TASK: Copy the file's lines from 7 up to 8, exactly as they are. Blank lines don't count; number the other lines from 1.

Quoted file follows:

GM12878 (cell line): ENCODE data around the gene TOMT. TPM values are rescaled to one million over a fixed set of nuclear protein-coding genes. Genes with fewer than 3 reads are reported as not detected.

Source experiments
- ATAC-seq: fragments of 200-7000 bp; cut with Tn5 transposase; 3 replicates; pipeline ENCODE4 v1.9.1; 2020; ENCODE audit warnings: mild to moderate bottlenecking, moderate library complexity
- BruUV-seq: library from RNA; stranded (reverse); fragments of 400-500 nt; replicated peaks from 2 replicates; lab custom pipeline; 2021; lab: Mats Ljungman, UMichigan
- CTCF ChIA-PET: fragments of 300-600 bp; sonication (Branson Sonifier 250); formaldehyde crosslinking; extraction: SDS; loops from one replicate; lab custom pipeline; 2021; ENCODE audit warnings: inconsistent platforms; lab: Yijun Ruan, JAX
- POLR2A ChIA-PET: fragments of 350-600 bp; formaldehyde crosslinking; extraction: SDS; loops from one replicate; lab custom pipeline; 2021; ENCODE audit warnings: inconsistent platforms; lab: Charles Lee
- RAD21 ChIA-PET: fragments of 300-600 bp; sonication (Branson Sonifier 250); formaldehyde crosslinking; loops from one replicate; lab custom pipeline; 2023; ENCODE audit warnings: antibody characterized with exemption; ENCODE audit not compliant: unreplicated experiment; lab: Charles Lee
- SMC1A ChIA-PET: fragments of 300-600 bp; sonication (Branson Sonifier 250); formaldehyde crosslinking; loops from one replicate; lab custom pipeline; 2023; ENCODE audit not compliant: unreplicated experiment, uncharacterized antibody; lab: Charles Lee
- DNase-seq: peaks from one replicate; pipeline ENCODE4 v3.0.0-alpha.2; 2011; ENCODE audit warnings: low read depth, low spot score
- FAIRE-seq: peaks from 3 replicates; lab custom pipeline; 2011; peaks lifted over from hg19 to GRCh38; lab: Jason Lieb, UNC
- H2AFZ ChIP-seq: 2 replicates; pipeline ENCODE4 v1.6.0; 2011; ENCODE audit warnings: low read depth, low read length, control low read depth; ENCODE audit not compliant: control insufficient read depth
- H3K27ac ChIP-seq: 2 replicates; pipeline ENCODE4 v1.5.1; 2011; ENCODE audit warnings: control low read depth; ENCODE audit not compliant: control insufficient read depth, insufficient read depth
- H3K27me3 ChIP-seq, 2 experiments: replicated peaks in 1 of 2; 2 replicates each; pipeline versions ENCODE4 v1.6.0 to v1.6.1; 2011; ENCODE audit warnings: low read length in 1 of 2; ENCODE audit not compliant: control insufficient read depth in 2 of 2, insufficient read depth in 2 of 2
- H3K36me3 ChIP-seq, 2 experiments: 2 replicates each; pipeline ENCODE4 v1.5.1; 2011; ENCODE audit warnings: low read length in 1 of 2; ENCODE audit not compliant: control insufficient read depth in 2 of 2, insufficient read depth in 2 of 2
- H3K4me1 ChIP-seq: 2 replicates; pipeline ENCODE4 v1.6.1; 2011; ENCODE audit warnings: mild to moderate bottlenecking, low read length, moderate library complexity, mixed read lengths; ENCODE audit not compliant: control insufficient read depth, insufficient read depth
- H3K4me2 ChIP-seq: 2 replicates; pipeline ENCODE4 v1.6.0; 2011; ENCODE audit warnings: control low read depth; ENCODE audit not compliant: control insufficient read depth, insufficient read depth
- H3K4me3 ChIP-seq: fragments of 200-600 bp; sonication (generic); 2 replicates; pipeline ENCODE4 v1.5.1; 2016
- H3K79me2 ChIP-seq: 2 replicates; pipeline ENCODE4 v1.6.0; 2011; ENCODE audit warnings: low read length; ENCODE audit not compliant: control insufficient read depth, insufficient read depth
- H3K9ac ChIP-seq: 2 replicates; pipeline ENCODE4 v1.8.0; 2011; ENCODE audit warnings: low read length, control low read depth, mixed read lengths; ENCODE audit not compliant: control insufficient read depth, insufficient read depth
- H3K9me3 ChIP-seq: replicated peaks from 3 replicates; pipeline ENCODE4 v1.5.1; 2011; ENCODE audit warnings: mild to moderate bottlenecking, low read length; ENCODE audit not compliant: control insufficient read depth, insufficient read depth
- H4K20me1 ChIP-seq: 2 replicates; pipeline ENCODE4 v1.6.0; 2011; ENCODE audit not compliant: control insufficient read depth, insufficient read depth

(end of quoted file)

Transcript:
- RAD21 ChIA-PET: fragments of 300-600 bp; sonication (Branson Sonifier 250); formaldehyde crosslinking; loops from one replicate; lab custom pipeline; 2023; ENCODE audit warnings: antibody characterized with exemption; ENCODE audit not compliant: unreplicated experiment; lab: Charles Lee
- SMC1A ChIA-PET: fragments of 300-600 bp; sonication (Branson Sonifier 250); formaldehyde crosslinking; loops from one replicate; lab custom pipeline; 2023; ENCODE audit not compliant: unreplicated experiment, uncharacterized antibody; lab: Charles Lee